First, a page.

Eleventh Circuit rules individual health care mandate unconstitutional

[JURIST] The US Court of Appeals for the Eleventh Circuit [official website] ruled [opinion, PDF] 2-1 Friday that the individual mandate in the Patient Protection and Affordable Care Act (PPACA) [HR 3590; JURIST news archive] is unconstitutional. Although the decision [JURIST report] in the US District Court for the Northern District of Florida [official website] rejected the entirety of the law, the Eleventh Circuit judges upheld the law without the mandate. The opinion stated that Congress had exceeded its authority under the Commerce Clause [Cornell LII backgrounder], calling it a "wholly novel and potentially unbounded assertion of congressional authority." They also agreed with the defendants that the Tenth Amendment [text] powers reserved to the states were usurped by Congress: "Congress cannot directly compel a state to act, nor can Congress hinge the state's right to regulate in an area that the state has a constitutional right to regulate on the state's participation in a federal program. Either act is clearly unconstitutionally coercive." The dissent, by Judge Stanley Marcus, disagreed:

Setting aside the lack of any precedent on point, a Tenth Amendment challenge to the individual mandate fails for an additional, and critical, reason: when a federal law is properly within Congress' delegated power to enact, the Tenth Amendment poses no limit on the exercise of that power. Since the individual mandate falls within Congress' commerce power, its enactment is a proper exercise of a power "delegated to the United States by the Constitution." The Tenth Amendment, therefore, has no individual role to play. In short, the plaintiffs' individual liberty claims find little support in the Constitution—whether pegged to the Fifth Amendment's Due Process Clause or the Tenth Amendment's reservation of power to the people. At bottom, Congress rationally concluded that the uninsured's consumption of health care services, in the aggregate, shifts enormous costs on to others and thus substantially affects interstate commerce.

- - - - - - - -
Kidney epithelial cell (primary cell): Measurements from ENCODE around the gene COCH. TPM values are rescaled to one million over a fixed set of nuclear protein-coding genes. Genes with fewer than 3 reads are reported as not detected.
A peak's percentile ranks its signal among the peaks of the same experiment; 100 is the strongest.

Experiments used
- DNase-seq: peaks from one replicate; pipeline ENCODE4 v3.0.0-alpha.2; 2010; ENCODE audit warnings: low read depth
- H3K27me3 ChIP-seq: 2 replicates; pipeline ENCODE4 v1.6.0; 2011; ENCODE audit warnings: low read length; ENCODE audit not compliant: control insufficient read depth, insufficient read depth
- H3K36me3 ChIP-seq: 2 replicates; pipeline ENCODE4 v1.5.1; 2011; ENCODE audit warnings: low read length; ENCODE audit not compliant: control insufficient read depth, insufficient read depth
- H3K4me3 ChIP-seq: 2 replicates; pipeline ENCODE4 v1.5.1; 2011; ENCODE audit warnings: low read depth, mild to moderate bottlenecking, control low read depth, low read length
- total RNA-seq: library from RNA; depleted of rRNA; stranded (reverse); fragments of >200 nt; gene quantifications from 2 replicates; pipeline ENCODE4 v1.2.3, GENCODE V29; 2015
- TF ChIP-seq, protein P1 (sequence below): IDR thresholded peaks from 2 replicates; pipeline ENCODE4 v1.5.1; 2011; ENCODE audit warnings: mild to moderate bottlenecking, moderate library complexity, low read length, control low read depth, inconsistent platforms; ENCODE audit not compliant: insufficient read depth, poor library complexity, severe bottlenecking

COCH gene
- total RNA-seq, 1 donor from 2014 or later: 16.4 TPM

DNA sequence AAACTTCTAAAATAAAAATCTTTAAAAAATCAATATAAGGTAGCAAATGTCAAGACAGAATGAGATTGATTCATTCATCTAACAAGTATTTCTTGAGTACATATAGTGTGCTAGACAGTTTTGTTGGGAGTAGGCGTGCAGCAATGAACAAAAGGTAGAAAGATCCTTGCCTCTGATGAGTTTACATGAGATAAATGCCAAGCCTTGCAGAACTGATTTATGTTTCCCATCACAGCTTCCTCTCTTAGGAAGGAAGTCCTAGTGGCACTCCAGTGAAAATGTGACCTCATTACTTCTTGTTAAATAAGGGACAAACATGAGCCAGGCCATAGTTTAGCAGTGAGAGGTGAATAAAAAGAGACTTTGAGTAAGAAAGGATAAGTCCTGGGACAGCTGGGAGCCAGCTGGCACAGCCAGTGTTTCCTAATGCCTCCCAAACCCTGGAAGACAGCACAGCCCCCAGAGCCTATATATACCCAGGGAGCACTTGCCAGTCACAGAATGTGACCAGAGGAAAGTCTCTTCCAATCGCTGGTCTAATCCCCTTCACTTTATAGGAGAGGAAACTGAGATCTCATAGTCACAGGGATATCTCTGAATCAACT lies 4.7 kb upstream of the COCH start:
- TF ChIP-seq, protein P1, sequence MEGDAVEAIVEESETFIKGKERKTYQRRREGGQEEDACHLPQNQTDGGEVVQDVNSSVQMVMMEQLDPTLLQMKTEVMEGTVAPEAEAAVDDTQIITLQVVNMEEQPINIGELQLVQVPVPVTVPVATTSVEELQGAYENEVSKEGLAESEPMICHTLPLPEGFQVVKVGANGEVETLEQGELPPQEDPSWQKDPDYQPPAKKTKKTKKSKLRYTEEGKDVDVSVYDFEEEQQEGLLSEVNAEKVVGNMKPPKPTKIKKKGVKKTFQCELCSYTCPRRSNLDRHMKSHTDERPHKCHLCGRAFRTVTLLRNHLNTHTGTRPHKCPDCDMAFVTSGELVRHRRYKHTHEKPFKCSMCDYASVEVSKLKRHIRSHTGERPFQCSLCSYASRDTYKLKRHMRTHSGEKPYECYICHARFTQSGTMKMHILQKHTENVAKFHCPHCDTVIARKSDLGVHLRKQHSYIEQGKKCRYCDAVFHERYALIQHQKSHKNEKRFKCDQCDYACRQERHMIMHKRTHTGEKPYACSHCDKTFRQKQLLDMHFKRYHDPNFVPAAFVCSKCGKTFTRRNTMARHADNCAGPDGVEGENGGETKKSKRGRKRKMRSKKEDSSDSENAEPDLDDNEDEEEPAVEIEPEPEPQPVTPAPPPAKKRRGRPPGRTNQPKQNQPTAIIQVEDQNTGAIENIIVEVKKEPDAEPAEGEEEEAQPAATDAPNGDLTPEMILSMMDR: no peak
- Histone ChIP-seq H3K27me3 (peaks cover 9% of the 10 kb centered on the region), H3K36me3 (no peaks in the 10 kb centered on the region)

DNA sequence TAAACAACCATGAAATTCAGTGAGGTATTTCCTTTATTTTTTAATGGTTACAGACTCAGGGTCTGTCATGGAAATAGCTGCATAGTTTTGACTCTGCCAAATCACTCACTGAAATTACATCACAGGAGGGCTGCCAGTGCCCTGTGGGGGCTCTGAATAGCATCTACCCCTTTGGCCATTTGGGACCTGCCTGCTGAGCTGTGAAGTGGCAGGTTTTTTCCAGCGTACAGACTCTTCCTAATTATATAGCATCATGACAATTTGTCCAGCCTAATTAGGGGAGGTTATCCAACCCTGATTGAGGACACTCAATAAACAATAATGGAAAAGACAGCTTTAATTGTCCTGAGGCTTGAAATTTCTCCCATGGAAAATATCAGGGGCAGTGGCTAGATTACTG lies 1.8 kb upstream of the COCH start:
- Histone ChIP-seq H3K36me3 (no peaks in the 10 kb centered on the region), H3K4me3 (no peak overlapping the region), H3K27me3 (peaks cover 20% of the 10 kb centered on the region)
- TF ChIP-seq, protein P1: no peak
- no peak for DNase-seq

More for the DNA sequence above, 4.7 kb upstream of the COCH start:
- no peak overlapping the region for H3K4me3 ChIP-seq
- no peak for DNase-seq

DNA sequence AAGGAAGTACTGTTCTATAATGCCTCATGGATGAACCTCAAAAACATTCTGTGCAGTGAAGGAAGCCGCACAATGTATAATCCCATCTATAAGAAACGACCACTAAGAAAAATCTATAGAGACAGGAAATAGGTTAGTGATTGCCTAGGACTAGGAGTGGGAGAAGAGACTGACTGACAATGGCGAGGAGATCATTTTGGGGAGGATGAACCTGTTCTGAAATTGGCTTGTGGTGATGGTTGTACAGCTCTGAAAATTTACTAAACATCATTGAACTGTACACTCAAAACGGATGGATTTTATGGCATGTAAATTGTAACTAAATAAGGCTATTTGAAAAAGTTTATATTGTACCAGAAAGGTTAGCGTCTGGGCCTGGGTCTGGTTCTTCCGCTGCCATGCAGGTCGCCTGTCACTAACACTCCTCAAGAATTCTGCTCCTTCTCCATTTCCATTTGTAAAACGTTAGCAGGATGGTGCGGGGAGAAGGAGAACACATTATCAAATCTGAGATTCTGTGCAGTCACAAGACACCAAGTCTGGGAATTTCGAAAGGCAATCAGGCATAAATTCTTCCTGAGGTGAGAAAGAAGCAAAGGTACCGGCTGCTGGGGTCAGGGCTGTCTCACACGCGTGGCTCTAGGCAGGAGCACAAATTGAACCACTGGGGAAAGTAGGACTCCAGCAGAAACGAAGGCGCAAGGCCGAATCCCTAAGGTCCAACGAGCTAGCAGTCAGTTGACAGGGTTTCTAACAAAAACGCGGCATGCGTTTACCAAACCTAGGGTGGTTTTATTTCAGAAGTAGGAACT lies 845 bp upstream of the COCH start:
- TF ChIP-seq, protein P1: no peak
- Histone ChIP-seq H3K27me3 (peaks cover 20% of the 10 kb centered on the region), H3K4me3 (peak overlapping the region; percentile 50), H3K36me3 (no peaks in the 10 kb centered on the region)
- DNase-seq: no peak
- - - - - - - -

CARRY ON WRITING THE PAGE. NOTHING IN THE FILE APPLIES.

A spokesperson for President Barack Obama said [press release] the administration "strongly disagree[s] with this decision and we are confident it will not stand." Also on Friday, the Ohio Supreme Court [official website] ruled that Ohioans are entitled to a petition-driven ballot initiative that could potentially block the PPACA in the state [Toledo Blade report].

Oral arguments [JURIST report] in the Eleventh Circuit's review of the PPACA were heard in June. Former solicitor general Paul Clement, representing Florida and 26 other states backing the lawsuit, argued that Congress has never before used the Commerce Clause power to force citizens to purchase something. The Department of Justice (DOJ) [official website] argued that the choice not to purchase insurance affects everyone. Also in June, the US Court of Appeals for the Sixth Circuit [official website] found the individual mandate provision constitutional [JURIST report]. The court determined that the penalty is not a tax for purposes of the Internal Revenue Code [text] and went on to state that the health care market "is large and is inextricably linked to interstate commerce" and that those who choose to not purchase health insurance substantially affect interstate commerce through cost-shifting that drives up insurance premiums. As a result, the Court determined that Congress did not violate the Commerce Clause, finding it had a rational basis for the individual mandate because "the provision regulates active participation in the health care market, and in any case, the Constitution imposes no categorical bar on regulating inactivity." The US Court of Appeals for the Fourth Circuit [official website] heard arguments [JURIST report] over PPACA in May but has not yet issued a ruling.

 

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